title ix and victims of campus sexual misconductServices
Sexual violence and misconduct still occur on college and university campuses across the country. In addition to filing a police report, the victims of campus sexual misconduct are also protected under the law by Title IX of the Education Amendments of 1972. Title IX provides the victims of campus sexual misconduct with legal recourse and also sets out guidelines for schools on how to handle these complaints. Understanding your rights under Title IX is important for anyone that has faced sexual misconduct, discrimination, or violence at an educational institution that receives federal funding.
Types of Campus Sexual Misconduct
There are different types of sexual misconduct that students may encounter on campus. Some acts are sexual assaults, while others are more subtle forms of discrimination. No matter what form it comes in, these actions can affect your mental health, your schoolwork, and perhaps even your physical safety.
Gender discrimination is also covered under Title IX regulations. This involves treating someone unfairly based on their gender. From sex stereotypes to outright sexism, gender discrimination can take many forms, some of them subtle. Often, this discrimination comes as a form of retaliation.
Sexual harassment is unwelcome conduct of a sexual nature. It includes unwelcome sexual advances, request for sexual favors, and other verbal, non-verbal, or physical conduct of a sexual nature. This behavior is typically offensive and could involve requests for sexual favors or simply offensive remarks about a student’s sex. This type of harassment could interfere with a student’s right to an education if it forces them to change their behavior, or avoid certain students or faculty.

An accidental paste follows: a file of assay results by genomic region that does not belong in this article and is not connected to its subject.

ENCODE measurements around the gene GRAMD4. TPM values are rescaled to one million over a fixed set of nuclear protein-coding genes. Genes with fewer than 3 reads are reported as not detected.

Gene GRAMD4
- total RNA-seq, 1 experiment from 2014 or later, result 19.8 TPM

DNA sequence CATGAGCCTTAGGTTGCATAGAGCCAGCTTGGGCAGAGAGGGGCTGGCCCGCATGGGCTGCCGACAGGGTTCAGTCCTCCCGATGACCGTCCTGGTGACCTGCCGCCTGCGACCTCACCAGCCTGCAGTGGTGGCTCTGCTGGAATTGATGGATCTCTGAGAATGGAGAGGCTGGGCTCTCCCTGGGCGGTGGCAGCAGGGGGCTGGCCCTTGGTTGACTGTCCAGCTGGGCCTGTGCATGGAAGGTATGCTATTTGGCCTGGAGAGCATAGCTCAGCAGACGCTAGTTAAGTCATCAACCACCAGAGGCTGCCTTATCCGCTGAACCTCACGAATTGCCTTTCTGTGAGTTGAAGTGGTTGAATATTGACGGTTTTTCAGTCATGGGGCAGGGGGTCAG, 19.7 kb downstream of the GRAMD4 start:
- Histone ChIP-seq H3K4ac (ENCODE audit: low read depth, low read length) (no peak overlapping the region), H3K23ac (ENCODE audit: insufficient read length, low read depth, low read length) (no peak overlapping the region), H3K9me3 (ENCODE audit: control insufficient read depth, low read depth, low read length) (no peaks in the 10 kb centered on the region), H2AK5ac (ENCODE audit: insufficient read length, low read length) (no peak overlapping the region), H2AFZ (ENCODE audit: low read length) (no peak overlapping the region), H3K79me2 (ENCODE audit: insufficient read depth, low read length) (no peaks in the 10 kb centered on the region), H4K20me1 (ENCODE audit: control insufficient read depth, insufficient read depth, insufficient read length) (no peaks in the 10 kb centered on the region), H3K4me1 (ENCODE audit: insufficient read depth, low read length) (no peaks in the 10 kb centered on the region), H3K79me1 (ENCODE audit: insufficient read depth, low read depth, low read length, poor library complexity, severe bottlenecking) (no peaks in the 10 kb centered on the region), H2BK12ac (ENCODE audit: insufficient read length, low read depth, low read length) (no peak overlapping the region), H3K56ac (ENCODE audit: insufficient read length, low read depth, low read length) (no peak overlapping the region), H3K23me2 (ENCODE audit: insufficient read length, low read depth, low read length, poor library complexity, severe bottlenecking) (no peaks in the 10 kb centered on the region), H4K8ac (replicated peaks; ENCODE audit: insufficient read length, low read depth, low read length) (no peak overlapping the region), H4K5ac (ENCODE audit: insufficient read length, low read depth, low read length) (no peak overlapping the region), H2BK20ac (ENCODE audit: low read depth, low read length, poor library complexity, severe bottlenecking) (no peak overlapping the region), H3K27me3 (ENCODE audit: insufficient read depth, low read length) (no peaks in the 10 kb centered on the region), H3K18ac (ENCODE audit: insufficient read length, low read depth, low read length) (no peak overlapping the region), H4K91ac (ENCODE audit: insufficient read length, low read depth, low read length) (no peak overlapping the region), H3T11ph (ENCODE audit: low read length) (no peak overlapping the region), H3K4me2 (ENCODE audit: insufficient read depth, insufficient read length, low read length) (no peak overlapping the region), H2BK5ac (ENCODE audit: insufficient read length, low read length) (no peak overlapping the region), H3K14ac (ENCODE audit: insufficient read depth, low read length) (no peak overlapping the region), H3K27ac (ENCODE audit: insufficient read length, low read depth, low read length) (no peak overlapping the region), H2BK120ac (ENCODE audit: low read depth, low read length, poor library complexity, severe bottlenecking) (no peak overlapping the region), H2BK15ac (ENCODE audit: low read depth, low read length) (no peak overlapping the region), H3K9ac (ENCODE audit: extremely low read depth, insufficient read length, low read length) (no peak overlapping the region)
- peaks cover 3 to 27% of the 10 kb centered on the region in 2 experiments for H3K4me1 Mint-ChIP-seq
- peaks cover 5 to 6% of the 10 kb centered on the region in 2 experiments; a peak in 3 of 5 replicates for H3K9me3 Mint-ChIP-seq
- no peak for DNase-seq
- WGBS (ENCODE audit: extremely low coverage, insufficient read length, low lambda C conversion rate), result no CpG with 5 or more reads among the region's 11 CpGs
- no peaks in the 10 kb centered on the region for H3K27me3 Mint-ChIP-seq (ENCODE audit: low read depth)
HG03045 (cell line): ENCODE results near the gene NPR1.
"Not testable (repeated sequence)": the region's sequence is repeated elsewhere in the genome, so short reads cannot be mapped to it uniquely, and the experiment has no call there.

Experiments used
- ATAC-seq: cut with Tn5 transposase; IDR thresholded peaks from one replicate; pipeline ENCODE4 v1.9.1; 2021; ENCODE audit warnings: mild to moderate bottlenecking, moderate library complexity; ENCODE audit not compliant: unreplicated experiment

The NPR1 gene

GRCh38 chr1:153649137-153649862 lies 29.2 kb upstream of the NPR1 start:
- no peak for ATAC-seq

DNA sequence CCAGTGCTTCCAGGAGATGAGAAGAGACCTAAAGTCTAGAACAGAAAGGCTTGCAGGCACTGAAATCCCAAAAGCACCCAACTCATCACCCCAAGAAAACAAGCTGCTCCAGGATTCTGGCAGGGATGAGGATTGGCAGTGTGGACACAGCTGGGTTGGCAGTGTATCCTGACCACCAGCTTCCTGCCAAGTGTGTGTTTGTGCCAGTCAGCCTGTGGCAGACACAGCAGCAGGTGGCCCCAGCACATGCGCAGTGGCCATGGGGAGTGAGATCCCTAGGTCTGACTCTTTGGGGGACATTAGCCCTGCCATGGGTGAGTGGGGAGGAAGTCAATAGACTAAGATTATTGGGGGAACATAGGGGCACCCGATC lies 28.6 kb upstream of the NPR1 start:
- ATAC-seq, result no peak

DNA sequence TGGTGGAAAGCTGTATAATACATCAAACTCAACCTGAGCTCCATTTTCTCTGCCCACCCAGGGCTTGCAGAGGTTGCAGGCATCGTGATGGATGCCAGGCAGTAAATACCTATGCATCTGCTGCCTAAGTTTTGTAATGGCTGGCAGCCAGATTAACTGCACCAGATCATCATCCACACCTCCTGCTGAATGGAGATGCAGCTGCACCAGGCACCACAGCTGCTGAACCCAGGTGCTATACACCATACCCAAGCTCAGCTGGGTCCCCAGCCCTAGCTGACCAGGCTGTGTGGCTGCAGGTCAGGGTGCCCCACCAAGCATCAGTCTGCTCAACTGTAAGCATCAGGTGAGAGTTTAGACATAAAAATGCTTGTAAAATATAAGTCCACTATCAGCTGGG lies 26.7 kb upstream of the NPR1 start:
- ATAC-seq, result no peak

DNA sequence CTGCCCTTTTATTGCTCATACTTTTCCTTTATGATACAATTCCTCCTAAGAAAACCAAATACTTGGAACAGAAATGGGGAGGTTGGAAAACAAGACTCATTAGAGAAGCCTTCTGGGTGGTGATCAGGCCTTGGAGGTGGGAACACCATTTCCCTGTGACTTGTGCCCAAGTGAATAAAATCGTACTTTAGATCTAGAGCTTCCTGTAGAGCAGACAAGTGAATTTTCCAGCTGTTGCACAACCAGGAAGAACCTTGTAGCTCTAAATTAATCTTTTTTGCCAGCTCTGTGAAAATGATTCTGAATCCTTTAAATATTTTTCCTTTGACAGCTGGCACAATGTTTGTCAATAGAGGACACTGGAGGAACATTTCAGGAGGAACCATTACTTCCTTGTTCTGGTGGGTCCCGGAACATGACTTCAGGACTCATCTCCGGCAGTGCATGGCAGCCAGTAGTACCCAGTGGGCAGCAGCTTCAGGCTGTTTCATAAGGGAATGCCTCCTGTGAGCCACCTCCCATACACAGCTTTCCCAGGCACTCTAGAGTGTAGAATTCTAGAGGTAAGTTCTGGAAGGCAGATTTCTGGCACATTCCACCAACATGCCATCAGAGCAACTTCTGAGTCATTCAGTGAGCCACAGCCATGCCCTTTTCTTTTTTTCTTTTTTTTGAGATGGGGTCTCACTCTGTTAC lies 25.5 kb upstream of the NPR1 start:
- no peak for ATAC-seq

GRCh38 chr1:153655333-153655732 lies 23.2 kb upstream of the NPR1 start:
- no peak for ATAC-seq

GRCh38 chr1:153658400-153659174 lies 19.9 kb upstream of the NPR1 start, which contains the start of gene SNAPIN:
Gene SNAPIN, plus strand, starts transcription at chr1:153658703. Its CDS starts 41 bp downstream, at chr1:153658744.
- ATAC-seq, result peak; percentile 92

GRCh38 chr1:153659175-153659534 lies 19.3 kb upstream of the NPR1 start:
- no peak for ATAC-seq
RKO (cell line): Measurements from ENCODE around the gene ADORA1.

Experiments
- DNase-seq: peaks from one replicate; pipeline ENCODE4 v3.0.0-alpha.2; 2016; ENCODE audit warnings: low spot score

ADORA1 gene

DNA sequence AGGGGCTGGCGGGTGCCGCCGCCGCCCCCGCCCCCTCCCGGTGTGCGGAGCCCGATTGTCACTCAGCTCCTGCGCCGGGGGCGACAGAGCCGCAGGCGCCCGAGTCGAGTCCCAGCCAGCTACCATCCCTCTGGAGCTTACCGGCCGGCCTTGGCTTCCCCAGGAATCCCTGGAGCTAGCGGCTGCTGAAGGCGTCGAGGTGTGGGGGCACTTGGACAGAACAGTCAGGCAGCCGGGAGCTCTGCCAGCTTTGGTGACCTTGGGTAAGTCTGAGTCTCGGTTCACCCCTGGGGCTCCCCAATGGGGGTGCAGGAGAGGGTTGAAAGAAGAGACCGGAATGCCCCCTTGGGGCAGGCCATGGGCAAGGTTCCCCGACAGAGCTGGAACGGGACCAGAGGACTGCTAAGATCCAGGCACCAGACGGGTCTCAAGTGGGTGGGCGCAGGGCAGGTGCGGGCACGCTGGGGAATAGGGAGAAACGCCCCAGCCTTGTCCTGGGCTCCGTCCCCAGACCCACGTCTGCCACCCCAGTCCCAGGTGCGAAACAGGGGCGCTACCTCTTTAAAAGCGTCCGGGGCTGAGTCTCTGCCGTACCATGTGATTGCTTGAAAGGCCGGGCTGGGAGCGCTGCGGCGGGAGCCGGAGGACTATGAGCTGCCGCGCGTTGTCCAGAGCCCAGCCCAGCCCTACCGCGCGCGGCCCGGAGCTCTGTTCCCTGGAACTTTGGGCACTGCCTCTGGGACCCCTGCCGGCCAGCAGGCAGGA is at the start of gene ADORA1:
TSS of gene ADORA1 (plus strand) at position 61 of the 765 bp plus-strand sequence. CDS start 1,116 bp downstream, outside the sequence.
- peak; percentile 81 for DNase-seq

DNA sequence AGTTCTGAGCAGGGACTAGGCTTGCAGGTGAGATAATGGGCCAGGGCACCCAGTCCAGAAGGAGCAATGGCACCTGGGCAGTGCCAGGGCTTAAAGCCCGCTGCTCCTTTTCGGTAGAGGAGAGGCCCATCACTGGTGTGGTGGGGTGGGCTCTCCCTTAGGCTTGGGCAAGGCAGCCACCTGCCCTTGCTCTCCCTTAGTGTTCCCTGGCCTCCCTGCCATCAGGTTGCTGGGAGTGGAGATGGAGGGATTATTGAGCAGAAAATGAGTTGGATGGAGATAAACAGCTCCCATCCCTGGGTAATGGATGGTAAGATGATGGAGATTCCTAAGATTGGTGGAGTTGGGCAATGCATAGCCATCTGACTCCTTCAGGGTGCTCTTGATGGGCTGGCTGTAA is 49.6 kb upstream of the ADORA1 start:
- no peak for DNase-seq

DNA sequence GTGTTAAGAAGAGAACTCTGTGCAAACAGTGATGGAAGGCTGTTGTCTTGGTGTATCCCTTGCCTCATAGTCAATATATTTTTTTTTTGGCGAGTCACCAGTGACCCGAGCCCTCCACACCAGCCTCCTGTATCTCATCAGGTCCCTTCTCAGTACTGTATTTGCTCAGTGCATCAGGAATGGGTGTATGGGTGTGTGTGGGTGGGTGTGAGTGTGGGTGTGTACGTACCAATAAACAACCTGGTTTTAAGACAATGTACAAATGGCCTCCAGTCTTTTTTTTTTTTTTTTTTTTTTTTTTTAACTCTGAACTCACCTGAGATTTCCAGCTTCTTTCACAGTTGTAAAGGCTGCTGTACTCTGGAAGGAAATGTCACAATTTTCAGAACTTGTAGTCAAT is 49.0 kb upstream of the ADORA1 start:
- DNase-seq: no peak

The most extreme form of sexual misconduct is sexual violence. This term covers an array of sexual acts, all of which are criminal in nature. Some examples include rape, sexual assault, or sexual battery. In addition to the use of force or manipulation to obtain non-consensual sexual activity, it also includes acts with a person unable to give consent, such as someone who is unconscious or incapacitated due to drugs or alcohol.
A School’s Responsibility Under Title IX
There are several requirements under Title IX that schools and universities must adhere to. When a school learns of an allegation of sexual misconduct, it is required by the law to respond in a prompt manner. The administration has an obligation to investigate the allegations once they are aware of them. Additionally, Title IX does not allow a college or university to simply leave the matter to the police to deal with if the allegations involve an education program or activity. A school must move forward with its own investigation, regardless of the status of a criminal case.
Each school must adopt and distribute a written policy to address sexual misconduct. This policy should be updated regularly and strictly enforced. It must also appoint a Title IX coordinator that oversees compliance issues.
Student Rights Under Title IX
All students are protected by Title IX. This includes international students and even prospective students visiting campus. When someone files a Title IX complaint with a college or university, there are several steps the school might take. In some cases, the administration could impose interim measures to protect a victim during the course of an investigation. These measures could include issuing a non-contact order to a respondent or requiring the respondent to move to different on-campus housing.
If the Title IX coordinator ultimately determines that the reported conduct implicates Title IX, the administration will move forward with disciplinary case. A disciplinary hearing could result in an array of sanctions for a respondent, including loss of a scholarship, removal from sports teams, or even expulsion from school.
If you were the victim campus sexual misconduct as outlined in Title IX, speak with a trustworthy attorney from KJK to learn how we could help you. It is important to report the incident as soon as possible so that evidence can be preserved and an investigation can begin.